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With regard to item 1, thermodynamics tells us that the effect of pressure on the melting temperature of a substance is described by the equation $$\frac{dp}{dT}=\frac{\Delta H}{T\Delta V}$$where ##\Delta H## is the heat of melting and ##\Delta V## is the specific volume of the liquid minus the specific volume of the solid.

With regard to item 2, thermodynamics tells us that the effect of temperature on the equilibrium vapor pressure of a substance is given by the Clapeyron equation: $$\frac{dp}{dT}=\frac{\Delta H}{T\Delta V}$$where ##\Delta H## is the heat of vaporization and ##\Delta V## is the specific volume of the vapor minus the specific volume of the liquid.

Thank you for your answer!
Regarding the formulas, I have not encountered them in my course yet (not in Physics or Chemistry). On looking up wikipedia, I understand that the equation represents the slope of the tangent of a P-T curve. But I also have a few questions :
(A) Can this also be derived from the Gas Laws?
(B) If not, then in the context of pedagogy, at what 'level' are these introduced (what is the progression of topics around the topic of these equations)? Apologies if this question is sort of pointless, but I tend to derive some comfort from knowing how topics relate to each other, and thus a set of equations, seemingly out of the blue don't sit very well with me.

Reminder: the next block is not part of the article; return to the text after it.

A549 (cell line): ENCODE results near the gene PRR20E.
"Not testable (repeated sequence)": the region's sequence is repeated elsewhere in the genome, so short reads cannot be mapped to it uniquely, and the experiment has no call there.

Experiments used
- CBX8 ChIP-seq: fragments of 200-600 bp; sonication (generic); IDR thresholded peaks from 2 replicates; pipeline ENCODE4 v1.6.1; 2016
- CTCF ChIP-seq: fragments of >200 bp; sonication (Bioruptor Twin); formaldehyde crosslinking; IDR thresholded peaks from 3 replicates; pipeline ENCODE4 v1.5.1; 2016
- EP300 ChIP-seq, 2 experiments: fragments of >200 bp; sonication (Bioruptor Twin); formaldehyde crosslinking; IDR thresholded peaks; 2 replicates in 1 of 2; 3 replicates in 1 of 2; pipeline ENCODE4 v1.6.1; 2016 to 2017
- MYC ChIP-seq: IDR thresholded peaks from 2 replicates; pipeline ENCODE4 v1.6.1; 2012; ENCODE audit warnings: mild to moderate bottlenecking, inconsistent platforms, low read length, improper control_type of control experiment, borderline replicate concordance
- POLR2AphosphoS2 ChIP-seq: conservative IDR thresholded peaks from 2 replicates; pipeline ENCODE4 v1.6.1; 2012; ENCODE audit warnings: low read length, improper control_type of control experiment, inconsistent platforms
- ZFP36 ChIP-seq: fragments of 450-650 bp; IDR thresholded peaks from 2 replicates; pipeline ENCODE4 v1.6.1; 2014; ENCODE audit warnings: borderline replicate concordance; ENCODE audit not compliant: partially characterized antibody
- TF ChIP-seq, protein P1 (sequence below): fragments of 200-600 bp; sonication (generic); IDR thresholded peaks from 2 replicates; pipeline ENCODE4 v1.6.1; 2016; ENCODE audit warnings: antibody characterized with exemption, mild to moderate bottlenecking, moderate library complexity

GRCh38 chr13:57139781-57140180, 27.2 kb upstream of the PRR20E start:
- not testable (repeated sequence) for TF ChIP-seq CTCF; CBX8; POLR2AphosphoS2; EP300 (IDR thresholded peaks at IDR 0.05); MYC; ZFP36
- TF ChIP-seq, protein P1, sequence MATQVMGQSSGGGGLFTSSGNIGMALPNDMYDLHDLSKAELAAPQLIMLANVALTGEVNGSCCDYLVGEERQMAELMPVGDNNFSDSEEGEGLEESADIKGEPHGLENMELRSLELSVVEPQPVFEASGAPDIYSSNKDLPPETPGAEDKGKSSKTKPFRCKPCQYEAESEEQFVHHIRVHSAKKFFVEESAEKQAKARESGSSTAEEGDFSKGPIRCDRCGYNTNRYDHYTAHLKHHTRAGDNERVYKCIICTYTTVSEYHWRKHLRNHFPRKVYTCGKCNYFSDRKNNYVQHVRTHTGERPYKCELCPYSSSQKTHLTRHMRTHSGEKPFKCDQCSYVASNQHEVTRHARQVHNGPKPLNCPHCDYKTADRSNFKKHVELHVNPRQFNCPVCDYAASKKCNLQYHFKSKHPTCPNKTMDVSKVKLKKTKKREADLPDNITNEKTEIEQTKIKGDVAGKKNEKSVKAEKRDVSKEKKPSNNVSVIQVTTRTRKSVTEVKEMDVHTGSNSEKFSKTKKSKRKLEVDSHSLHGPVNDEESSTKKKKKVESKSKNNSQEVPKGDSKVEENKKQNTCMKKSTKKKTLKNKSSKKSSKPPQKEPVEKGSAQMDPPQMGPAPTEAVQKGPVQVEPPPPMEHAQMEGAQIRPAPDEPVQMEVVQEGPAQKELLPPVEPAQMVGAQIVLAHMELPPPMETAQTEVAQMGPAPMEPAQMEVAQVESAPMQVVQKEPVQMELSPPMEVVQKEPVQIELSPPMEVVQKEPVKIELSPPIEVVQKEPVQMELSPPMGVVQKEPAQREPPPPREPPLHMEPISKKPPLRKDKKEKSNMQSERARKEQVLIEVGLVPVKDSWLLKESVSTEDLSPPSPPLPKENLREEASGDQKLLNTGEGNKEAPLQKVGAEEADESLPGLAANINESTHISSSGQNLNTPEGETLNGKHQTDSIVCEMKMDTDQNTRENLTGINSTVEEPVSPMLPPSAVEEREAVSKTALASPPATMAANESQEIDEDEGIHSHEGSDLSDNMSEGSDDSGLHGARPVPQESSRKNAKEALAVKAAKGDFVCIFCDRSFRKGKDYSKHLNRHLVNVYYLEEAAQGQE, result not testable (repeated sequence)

(C) Is the equation an alternative means to predict what is happening (as compared to responder @BvU's answer) or are they the same?


Thank you for your time!
 
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Thank you for your answer!
Regarding the formulas, I have not encountered them in my course yet (not in Physics or Chemistry). On looking up wikipedia, I understand that the equation represents the slope of the tangent of a P-T curve. But I also have a few questions :
(A) Can this also be derived from the Gas Laws?
No.
(B) If not, then in the context of pedagogy, at what 'level' are these introduced (what is the progression of topics around the topic of these equations)? Apologies if this question is sort of pointless, but I tend to derive some comfort from knowing how topics relate to each other, and thus a set of equations, seemingly out of the blue don't sit very well with me.